Germany should get rid of forced Covid isolation, says MP

FDP parliamentary group leader Christian Dürr says that Germany should follow the example of the UK and end forced isolation for people who get Covid.

FDP parliamentary group leader Christian Dürr at a party event in April.
FDP parliamentary group leader Christian Dürr at a party event in April. Photo: picture alliance/dpa | Michael Kappeler

As The Local has been reporting, German states are in the process of shortening the Covid isolation requirement to a minimum of five days instead of seven. 

But Christian Dürr, of the liberal Free Democrats, said the country should end mandatory isolation, and make it voluntary instead.

Germany should follow the example of the UK, where those who test positive no longer have to go into forced isolation, FDP parliamentary group leader Dürr told the Redaktionsnetzwerk Deutschland (RND).

“We should also lift the isolation rules in Germany in the case of a Covid infection, and rely on voluntary treatment,” he said.

“Those who test positive but are symptom-free should be allowed to leave the house with a mask and distance,” he added. “I am firmly convinced that people can make a decision on this issue on their own responsibility. There is no longer a need for government regulation for this.”

 Up until now, in most German states people who receive a positive Covid test result have to isolate themselves for 10 days, with the chance to end it from the seventh day with a negative Covid test. 

The Robert Koch Institute (RKI) and German Health Ministry earlier this week presented relaxed guidelines for isolation following a Covid infection.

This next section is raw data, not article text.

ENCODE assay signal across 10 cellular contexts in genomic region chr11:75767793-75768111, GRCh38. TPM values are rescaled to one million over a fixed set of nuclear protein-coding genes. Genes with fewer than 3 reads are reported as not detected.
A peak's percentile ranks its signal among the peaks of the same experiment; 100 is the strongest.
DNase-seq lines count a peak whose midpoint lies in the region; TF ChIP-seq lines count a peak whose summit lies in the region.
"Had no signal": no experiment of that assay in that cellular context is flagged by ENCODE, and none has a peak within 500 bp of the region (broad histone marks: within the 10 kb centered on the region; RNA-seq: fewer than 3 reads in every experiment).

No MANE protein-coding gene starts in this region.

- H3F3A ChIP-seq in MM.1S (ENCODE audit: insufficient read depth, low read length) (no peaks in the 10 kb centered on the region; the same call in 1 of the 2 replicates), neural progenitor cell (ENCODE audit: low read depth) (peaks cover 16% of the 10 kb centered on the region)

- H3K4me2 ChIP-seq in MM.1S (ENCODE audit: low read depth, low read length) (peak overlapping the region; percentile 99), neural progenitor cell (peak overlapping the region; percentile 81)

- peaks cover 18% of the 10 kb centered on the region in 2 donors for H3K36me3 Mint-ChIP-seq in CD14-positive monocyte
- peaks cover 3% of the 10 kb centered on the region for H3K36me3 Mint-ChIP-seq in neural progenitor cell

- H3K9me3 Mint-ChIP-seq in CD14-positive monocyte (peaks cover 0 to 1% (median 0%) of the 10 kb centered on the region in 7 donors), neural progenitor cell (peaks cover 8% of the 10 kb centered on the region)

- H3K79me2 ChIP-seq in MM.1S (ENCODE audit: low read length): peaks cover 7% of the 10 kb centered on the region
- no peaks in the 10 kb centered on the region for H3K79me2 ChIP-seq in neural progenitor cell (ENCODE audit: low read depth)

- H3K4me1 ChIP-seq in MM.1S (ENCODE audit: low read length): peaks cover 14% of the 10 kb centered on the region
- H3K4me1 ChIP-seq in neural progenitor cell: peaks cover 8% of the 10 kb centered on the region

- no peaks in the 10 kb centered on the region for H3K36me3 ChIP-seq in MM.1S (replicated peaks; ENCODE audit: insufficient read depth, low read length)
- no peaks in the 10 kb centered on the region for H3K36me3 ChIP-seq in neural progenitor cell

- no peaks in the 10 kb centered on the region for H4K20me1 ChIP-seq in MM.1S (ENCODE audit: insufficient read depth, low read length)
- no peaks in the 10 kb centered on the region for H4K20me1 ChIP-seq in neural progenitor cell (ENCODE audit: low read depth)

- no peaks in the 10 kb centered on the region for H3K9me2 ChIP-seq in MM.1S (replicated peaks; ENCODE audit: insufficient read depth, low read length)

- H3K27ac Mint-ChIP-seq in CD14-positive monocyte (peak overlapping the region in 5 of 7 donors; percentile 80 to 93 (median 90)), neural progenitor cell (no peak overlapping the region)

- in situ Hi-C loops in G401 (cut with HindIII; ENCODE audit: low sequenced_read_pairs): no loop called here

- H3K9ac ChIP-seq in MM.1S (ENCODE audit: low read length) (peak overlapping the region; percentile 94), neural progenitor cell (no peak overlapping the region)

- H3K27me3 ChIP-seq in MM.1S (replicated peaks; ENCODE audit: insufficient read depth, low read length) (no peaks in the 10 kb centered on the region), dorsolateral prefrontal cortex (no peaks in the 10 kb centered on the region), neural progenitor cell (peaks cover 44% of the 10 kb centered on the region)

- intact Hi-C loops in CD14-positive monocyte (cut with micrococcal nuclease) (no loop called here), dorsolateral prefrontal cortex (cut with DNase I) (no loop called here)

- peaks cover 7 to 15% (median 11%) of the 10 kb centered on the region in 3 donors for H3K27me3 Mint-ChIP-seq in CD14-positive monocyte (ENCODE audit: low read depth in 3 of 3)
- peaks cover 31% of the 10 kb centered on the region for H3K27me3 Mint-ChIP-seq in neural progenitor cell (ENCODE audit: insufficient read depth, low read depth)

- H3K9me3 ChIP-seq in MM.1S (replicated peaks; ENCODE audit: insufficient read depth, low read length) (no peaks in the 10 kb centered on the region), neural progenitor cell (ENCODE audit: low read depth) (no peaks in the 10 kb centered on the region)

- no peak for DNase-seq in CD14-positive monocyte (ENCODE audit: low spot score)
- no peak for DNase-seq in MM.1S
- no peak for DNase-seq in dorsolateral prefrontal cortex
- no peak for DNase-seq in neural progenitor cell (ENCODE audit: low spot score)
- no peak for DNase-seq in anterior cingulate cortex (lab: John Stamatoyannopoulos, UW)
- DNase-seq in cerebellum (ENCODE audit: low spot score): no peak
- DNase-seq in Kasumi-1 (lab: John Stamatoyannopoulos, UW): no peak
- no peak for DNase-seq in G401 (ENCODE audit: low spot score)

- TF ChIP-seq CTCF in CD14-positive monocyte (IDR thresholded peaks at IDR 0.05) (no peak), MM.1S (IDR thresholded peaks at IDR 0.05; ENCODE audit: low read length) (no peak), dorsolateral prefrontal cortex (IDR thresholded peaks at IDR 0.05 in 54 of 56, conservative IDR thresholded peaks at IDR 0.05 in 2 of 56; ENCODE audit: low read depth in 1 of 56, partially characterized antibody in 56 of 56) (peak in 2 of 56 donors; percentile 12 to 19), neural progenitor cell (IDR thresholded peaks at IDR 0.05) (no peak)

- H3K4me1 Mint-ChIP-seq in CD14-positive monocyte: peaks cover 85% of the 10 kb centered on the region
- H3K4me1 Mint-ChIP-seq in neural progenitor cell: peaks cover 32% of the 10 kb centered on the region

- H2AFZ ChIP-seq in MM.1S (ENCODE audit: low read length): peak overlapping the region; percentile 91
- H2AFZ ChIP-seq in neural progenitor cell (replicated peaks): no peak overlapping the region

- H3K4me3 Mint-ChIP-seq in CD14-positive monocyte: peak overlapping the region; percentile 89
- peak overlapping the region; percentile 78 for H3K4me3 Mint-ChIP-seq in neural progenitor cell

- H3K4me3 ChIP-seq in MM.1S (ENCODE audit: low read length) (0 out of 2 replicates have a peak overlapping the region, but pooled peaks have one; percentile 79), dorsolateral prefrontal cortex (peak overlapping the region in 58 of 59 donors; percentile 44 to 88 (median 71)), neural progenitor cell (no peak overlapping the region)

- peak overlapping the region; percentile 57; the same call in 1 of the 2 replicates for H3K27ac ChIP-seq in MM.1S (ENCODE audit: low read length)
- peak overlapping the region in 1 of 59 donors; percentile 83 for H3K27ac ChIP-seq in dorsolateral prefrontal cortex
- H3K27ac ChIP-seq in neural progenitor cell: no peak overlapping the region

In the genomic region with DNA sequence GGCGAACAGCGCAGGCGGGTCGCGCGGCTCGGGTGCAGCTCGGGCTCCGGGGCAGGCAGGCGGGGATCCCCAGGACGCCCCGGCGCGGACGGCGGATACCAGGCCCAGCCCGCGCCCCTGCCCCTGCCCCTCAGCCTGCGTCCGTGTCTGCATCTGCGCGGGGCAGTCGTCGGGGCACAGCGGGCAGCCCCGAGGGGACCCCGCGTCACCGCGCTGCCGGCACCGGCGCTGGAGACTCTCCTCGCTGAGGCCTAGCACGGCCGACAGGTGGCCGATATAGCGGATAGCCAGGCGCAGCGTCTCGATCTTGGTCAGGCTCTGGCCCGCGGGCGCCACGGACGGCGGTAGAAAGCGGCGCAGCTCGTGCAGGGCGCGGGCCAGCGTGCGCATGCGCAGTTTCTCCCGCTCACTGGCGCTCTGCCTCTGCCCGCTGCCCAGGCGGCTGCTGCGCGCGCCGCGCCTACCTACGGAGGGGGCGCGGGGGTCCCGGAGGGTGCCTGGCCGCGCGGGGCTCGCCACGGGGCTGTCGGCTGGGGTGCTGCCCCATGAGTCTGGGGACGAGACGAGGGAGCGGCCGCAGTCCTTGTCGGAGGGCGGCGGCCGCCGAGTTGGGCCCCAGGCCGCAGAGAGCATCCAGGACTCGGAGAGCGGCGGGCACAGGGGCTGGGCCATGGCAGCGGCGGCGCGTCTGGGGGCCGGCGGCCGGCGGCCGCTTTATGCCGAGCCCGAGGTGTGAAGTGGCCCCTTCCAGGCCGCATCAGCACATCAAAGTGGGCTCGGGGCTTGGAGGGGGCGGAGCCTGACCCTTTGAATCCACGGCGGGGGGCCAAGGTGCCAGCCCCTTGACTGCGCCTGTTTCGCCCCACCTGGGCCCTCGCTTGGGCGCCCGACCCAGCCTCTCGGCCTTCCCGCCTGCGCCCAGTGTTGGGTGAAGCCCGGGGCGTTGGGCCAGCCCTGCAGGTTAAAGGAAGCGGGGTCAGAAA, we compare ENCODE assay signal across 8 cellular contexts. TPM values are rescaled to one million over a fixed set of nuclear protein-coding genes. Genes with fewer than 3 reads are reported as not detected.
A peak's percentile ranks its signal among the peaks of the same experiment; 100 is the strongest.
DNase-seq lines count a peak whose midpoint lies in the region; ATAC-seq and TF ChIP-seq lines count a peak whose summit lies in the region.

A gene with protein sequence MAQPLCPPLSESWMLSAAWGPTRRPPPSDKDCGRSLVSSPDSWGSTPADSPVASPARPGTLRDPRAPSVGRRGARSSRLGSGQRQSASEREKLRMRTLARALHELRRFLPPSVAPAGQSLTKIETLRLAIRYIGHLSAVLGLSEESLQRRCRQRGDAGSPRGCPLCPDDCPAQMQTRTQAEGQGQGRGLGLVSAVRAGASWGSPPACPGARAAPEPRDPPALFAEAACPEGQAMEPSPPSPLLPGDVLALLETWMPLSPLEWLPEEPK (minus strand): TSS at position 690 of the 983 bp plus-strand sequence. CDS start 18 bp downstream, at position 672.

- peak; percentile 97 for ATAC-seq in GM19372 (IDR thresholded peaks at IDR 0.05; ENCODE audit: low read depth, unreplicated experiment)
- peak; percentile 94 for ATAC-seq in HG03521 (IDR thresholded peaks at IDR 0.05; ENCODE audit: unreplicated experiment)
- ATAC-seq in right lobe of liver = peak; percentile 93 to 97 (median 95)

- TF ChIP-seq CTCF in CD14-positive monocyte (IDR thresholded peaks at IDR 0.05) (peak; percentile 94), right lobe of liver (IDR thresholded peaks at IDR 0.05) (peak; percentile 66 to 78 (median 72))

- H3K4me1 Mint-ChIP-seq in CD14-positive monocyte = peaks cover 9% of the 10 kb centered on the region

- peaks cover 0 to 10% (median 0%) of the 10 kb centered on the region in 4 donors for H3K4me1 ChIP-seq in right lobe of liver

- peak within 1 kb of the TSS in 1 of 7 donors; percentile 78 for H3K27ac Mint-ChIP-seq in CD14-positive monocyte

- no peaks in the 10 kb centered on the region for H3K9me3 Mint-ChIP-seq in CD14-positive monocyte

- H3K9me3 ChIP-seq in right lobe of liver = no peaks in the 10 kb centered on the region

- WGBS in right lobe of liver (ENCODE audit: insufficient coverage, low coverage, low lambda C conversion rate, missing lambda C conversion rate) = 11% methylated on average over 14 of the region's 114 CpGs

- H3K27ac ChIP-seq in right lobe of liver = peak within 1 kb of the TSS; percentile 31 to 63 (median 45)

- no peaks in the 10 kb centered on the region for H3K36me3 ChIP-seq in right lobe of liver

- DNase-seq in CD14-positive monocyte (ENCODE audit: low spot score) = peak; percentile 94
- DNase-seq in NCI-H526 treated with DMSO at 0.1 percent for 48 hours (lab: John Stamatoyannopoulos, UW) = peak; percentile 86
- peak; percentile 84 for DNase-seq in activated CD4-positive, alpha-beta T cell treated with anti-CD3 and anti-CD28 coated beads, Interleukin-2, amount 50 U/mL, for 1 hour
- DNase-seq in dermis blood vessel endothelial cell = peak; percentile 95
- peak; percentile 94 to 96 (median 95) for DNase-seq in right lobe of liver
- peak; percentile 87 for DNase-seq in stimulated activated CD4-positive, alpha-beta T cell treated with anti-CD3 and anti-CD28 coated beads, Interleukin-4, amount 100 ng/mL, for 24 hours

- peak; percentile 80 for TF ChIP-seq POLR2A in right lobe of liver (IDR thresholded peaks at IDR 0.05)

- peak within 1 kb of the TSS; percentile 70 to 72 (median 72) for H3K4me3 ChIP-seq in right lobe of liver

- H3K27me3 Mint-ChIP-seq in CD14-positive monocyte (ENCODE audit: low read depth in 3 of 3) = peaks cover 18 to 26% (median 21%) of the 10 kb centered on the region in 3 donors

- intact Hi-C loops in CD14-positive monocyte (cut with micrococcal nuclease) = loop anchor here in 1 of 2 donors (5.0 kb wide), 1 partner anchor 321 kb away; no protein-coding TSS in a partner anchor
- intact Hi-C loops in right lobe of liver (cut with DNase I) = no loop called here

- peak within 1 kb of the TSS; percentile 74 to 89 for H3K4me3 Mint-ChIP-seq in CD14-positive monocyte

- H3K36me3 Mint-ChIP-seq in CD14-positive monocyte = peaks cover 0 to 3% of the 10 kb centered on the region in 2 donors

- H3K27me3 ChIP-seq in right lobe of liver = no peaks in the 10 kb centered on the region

They stipulate that the isolation period for Covid-infected people can end after only five days. However, a negative test after this time is “strongly recommended”. There are tougher guidelines for health and care staff.

KEY POINTS: Germany sets out new Covid isolation rules

States can choose to implement this rule in their own way. Many states say that people need to be symptom-free for 48 hours before they can return to their normal lives.

Back in April, Health Minister Karl Lauterbach announced that Germany would ditch mandatory isolation rules and make them voluntary. But he backtracked on this move, calling it a mistake. 

Germany is emerging through the latest Covid wave, and medical experts say there is less pressure on hospitals.

“We have 1,300 Covid patients in intensive care, the lowest number since September last year,” he head of the board of the German Hospital Association, Gerald Gaß, told RND.

Due to the falling number of infections overall, the situation regarding staff absences is also easing. Nevertheless, things are not back to normal, said Gaß, 

He said that hospitals can now gradually catch up on previously postponed services. For this reason “the burden on hospital staff will therefore remain high over the summer”, he said.

On Wednesday Germany reported 106,631 Covid infections within the latest 24 hour period and 241 deaths. The 7-day incidence stood at 591.8 infections per 100,000 residents.